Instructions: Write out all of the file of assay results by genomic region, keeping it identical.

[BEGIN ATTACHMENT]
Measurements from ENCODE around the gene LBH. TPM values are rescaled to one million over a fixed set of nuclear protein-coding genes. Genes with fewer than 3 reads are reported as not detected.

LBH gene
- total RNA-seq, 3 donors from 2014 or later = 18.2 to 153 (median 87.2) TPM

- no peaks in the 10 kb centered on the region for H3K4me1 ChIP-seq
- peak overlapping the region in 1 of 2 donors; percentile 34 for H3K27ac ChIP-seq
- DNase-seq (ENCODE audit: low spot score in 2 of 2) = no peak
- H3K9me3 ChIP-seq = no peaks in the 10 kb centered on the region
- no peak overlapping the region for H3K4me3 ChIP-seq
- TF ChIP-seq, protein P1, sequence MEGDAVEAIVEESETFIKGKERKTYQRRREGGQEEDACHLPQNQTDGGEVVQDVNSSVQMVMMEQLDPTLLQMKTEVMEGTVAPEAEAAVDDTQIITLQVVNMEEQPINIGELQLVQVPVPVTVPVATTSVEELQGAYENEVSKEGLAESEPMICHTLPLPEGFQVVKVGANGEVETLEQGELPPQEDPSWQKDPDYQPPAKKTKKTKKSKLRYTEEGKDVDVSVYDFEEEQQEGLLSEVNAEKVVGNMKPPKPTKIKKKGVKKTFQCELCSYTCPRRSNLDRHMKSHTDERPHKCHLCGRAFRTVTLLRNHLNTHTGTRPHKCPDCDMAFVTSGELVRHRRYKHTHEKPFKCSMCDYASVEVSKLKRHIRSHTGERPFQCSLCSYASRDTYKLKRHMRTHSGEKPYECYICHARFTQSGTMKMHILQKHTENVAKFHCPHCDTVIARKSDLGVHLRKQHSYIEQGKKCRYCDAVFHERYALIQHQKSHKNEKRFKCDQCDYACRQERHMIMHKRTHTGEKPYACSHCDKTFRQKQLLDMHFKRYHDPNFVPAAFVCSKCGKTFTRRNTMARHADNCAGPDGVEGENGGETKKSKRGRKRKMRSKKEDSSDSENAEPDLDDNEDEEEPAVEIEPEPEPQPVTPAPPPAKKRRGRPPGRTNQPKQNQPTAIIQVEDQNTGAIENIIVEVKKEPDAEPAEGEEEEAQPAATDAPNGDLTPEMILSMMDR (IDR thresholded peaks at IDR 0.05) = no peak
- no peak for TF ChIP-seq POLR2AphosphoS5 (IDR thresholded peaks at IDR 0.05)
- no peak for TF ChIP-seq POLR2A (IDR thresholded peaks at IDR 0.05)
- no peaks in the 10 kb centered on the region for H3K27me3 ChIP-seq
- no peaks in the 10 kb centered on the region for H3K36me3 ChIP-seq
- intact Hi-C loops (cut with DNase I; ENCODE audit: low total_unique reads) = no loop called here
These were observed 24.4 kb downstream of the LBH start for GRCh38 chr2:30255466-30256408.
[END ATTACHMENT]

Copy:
Measurements from ENCODE around the gene LBH. TPM values are rescaled to one million over a fixed set of nuclear protein-coding genes. Genes with fewer than 3 reads are reported as not detected.

LBH gene
- total RNA-seq, 3 donors from 2014 or later = 18.2 to 153 (median 87.2) TPM

- no peaks in the 10 kb centered on the region for H3K4me1 ChIP-seq
- peak overlapping the region in 1 of 2 donors; percentile 34 for H3K27ac ChIP-seq
- DNase-seq (ENCODE audit: low spot score in 2 of 2) = no peak
- H3K9me3 ChIP-seq = no peaks in the 10 kb centered on the region
- no peak overlapping the region for H3K4me3 ChIP-seq
- TF ChIP-seq, protein P1, sequence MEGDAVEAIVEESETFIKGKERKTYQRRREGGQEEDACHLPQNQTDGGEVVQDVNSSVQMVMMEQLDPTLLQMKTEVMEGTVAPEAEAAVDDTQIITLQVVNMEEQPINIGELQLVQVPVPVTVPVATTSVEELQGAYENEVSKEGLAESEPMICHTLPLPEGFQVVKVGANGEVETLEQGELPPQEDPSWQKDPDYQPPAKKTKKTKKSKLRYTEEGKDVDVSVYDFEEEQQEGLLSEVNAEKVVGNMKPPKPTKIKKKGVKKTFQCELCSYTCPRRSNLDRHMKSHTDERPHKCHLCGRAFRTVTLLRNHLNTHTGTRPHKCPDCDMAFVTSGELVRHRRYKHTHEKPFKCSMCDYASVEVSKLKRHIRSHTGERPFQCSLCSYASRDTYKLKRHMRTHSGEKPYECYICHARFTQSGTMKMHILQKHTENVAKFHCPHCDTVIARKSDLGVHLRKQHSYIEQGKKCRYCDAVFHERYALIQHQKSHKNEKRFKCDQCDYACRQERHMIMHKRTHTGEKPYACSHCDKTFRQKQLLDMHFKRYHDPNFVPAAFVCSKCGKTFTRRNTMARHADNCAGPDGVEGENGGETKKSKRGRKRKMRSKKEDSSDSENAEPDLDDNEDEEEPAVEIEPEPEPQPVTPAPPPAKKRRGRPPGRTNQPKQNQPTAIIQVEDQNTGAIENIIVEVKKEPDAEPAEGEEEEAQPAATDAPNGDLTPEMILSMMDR (IDR thresholded peaks at IDR 0.05) = no peak
- no peak for TF ChIP-seq POLR2AphosphoS5 (IDR thresholded peaks at IDR 0.05)
- no peak for TF ChIP-seq POLR2A (IDR thresholded peaks at IDR 0.05)
- no peaks in the 10 kb centered on the region for H3K27me3 ChIP-seq
- no peaks in the 10 kb centered on the region for H3K36me3 ChIP-seq
- intact Hi-C loops (cut with DNase I; ENCODE audit: low total_unique reads) = no loop called here
These were observed 24.4 kb downstream of the LBH start for GRCh38 chr2:30255466-30256408.